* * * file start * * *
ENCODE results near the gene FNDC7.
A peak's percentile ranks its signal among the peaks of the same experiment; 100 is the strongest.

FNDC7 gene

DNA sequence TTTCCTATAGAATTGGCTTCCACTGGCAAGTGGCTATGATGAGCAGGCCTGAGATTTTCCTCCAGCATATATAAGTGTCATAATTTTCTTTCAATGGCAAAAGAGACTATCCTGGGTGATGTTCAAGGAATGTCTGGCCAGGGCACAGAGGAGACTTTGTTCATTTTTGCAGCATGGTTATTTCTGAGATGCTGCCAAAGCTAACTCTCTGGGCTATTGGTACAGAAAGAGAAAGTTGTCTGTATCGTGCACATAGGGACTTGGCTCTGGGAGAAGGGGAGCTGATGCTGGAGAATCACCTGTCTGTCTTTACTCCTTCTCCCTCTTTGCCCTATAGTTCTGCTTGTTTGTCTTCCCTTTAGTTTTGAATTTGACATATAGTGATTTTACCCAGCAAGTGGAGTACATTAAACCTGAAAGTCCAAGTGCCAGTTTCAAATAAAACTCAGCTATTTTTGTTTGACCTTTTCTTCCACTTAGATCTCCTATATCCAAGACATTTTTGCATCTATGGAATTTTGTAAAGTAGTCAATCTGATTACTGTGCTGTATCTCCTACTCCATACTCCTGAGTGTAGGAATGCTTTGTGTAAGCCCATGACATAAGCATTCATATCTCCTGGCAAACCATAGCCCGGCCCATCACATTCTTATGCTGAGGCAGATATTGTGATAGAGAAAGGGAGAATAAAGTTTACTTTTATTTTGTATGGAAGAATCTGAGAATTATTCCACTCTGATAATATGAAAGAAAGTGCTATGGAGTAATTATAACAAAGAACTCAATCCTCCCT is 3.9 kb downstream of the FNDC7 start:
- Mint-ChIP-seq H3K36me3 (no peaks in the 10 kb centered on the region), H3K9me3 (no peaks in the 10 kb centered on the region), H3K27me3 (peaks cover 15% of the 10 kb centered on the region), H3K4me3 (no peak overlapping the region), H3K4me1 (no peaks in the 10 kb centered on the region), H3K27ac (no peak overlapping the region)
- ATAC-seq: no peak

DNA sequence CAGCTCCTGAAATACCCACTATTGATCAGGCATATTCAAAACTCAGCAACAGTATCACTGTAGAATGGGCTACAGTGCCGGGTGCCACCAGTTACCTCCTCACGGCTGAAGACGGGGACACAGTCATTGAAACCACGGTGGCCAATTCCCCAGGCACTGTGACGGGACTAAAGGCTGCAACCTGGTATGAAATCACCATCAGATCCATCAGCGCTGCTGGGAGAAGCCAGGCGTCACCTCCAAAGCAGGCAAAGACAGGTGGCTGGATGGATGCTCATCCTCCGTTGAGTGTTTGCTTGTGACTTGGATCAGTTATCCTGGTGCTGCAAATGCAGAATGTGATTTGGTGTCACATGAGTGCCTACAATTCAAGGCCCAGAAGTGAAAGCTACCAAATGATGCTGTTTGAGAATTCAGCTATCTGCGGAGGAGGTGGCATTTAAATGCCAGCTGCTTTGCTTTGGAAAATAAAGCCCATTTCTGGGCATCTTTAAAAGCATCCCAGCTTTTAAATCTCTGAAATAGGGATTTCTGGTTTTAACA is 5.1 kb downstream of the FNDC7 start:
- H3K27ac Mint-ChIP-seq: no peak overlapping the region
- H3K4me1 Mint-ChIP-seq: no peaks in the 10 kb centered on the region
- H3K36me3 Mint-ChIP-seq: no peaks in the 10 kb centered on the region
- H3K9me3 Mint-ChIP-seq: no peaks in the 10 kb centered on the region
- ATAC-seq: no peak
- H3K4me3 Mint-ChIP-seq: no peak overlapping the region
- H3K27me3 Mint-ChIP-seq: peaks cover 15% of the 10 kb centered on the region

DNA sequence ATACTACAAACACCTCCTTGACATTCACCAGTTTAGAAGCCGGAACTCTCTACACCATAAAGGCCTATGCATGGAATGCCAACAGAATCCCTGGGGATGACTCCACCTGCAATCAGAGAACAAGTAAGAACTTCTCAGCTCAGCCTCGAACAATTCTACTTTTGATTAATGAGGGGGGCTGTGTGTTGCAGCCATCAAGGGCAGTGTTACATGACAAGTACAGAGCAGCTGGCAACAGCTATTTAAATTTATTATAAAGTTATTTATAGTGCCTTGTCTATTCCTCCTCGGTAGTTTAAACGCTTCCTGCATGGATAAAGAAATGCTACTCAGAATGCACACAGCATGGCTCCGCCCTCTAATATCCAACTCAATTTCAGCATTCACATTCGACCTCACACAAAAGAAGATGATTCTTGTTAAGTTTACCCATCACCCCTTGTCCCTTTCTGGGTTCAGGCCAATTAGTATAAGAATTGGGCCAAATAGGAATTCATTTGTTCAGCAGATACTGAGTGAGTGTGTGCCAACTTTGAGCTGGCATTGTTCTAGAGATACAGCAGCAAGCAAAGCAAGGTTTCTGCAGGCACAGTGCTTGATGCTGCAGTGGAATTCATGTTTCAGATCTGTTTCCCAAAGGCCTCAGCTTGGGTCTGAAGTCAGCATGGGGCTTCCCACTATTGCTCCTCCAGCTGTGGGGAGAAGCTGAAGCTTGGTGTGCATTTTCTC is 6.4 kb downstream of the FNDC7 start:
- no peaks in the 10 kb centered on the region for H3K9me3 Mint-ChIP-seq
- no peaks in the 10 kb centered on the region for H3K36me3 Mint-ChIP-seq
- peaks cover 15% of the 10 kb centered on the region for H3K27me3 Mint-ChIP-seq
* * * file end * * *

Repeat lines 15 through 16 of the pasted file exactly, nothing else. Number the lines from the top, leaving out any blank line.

DNA sequence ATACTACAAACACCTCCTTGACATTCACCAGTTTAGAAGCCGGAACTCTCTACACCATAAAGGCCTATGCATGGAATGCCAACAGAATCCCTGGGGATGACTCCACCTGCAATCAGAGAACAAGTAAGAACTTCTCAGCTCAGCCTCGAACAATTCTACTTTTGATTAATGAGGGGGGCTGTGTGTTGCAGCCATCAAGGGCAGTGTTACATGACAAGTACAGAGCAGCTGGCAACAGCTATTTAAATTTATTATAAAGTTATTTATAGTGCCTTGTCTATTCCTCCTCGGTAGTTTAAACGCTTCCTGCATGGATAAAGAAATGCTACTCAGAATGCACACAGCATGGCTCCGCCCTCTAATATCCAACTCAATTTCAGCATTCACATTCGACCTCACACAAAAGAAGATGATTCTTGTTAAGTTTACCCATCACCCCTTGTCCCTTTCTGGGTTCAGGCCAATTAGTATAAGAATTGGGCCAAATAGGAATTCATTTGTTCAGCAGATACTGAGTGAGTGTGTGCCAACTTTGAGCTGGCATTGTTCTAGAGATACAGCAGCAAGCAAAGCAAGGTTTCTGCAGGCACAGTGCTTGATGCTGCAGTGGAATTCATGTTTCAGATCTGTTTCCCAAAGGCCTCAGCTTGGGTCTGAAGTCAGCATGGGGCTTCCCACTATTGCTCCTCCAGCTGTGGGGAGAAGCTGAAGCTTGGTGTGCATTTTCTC is 6.4 kb downstream of the FNDC7 start:
- no peaks in the 10 kb centered on the region for H3K9me3 Mint-ChIP-seq